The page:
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1 The institution of ostracism was incorporated in one of the laws of Cleisthenes, and was passed in 507 B.C. but first used, according to Aristotle (Aristot. Ath. Pol. 22), twenty years later, "when the people had gained self-confidence." Professor T. Leslie Shear has kindly allowed me to see an as yet unpublished paper of his, "Ostracism and the Ostraka from the Agora," which he prepared in 1941. Whereas Carcopino for the second edition of his L'Ostracisme athénien (1935) had 62 examples of the ballots used in Athenian ostracophoria (the balloting), the collection from the Agora now totals 503, and in 1937 a well on the North Slope yielded an additional 191 pieces. There are names of persons who were never ostracized and of many persons who are otherwise unknown. The accuracy of Aristotle's statement that the institution was first used in 487 B.C. is borne out against Walker's theory (Camb. Anc. Hist. 4, p. 152) that there may well have been instances of its use before the Battle of Marathon in 490 B.C.
2 The period was ten years (Diodorus has probably confused the Athenian institution with a similar one of Syracuse where the term of exile was five years (cp. chap. 87.1)), and a total of 6000 votes was required.
3 The ostracism of Themistocles took place in the period 472-470 B.C. (Walker in the Camb. Anc. Hist. 5, pp. 62 f.), and this attack on him by the Spartans a year or so later. Thucydides (Thuc. 1.135) states that he was to be recalled to Athens for trial, whether before the Assembly (so E. Meyer) or the Areopagus (Wilamowitz) is not clear. Modern writers generally reject Diodorus' account that his trial was to have been before the General Congress of the Hellenic League. It is not impossible, however, that such a suggestion was first made by the Spartans, but was not pressed when the Athenians offered to recall him to Athens for trial. Plutarch (Plut. Arist. 21) states that a Hellenic League to prosecute the war against the Persians, meeting annually, was established in 479. It is clear that Diodorus was thinking of the General Congress of this league and not of that of the Peloponnesian League (cp. J. A. O. Larsen in Class. Phil. 28 (1933), pp. 263-265).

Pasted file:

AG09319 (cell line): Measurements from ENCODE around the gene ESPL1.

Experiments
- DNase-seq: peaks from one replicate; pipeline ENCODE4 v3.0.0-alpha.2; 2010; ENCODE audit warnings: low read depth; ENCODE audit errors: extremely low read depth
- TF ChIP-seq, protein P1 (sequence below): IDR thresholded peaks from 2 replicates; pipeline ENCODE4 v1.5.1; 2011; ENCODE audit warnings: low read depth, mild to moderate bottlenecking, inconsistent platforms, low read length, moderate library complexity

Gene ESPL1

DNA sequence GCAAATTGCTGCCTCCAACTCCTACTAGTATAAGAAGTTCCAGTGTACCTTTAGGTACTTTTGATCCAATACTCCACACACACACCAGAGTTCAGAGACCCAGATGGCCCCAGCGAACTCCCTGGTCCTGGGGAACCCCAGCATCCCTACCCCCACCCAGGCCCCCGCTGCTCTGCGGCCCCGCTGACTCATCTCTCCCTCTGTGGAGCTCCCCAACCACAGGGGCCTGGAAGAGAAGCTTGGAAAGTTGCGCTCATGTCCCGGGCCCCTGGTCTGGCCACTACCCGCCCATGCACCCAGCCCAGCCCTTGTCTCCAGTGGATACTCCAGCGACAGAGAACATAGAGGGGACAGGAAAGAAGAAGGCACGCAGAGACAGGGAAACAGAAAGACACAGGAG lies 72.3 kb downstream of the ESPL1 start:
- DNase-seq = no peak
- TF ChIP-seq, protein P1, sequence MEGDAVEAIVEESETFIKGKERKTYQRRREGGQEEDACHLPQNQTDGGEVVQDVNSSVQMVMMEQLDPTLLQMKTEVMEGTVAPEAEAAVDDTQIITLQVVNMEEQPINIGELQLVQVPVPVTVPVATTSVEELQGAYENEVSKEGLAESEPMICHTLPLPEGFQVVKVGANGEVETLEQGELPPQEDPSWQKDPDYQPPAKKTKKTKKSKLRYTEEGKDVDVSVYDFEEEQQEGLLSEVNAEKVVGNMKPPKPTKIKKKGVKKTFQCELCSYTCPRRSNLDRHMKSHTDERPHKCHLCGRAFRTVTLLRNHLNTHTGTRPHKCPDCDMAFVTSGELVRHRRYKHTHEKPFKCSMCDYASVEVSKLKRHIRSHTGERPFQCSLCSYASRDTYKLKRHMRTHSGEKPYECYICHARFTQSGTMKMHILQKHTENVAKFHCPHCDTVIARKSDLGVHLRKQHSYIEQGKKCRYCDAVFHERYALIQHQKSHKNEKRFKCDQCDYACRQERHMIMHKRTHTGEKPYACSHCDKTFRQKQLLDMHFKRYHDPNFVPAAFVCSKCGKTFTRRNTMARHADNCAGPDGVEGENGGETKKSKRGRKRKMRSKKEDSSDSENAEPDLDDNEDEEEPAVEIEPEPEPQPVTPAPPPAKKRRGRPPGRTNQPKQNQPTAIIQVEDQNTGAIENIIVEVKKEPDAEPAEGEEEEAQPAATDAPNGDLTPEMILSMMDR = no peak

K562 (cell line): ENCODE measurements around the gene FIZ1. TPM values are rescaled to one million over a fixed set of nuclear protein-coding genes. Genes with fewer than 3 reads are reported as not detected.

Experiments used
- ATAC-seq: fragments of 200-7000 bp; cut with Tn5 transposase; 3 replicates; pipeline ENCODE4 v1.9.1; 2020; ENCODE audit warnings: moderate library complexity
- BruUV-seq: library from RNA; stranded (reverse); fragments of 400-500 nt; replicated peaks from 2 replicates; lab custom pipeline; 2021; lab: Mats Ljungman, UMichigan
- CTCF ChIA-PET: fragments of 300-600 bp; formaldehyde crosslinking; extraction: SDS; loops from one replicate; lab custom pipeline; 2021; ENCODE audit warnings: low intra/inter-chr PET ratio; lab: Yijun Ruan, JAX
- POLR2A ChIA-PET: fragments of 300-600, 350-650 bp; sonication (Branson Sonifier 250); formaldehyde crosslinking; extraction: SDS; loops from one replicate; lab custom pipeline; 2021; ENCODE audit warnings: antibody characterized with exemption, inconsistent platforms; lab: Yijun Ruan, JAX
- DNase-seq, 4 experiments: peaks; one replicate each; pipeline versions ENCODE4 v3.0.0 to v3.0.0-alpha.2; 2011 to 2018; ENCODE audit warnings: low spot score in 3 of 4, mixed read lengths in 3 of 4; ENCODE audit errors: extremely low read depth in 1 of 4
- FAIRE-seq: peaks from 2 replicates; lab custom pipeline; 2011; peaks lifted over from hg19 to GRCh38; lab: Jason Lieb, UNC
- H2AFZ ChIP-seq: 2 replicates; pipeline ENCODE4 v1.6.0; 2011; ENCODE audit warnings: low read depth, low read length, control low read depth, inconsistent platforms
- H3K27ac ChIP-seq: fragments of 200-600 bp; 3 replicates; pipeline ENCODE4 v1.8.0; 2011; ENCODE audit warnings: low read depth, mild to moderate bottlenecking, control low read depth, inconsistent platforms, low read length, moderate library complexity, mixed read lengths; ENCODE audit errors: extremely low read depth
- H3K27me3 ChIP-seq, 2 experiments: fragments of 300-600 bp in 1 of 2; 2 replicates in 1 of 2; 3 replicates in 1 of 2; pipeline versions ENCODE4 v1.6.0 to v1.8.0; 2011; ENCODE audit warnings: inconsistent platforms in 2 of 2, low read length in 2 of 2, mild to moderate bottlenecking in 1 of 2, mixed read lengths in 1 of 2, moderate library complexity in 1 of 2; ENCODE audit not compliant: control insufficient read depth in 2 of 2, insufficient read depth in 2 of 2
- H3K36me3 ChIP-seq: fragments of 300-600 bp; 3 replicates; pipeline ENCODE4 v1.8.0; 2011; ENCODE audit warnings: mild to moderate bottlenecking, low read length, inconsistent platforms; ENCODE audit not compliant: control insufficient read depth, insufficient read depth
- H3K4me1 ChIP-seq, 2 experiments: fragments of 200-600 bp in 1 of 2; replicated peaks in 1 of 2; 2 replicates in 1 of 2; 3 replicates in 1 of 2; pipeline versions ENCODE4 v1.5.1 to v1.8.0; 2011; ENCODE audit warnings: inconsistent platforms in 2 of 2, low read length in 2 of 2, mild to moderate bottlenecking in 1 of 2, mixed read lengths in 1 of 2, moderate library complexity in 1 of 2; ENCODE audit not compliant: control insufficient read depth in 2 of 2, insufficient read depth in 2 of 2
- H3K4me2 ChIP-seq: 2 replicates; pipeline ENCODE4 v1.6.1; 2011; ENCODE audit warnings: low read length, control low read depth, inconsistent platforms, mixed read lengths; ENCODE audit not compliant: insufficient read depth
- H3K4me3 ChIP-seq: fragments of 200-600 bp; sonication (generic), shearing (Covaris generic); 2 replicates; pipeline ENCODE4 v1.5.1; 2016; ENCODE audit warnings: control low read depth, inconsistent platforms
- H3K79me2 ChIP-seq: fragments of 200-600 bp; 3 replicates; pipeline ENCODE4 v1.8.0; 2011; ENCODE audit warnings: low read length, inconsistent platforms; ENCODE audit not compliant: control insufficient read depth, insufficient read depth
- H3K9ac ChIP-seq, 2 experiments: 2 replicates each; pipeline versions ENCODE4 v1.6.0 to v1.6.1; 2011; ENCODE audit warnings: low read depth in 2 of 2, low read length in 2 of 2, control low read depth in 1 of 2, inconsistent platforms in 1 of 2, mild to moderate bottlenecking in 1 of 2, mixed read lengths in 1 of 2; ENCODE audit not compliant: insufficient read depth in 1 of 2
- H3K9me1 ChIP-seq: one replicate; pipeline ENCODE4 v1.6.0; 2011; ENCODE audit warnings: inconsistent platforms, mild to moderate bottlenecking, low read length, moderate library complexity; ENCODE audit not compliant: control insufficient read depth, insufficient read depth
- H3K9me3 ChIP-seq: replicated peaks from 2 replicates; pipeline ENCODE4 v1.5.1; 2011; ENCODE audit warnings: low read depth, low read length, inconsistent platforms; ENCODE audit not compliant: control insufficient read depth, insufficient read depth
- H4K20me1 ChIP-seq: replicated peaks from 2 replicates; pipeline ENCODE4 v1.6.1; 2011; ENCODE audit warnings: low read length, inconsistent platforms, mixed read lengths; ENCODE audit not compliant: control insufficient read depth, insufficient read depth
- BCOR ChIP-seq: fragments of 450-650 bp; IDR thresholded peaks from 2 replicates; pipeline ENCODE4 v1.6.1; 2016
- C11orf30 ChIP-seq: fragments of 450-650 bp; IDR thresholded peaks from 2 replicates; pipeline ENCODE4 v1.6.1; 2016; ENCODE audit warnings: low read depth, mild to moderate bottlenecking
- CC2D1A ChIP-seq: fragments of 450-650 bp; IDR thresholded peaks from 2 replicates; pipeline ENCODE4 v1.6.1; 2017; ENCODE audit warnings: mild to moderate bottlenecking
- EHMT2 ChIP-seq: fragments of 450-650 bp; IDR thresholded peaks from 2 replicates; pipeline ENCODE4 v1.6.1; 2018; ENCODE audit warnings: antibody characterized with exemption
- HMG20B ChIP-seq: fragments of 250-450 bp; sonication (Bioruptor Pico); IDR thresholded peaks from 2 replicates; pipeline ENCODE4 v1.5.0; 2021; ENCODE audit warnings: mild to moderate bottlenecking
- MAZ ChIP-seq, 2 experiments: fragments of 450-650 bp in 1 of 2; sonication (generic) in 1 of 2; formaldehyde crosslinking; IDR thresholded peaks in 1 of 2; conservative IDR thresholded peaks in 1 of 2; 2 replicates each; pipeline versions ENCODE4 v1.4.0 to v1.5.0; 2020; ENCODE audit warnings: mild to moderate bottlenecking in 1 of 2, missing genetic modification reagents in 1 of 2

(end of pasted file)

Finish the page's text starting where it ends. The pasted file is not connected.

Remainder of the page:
4 Cp. chap. 27.2.
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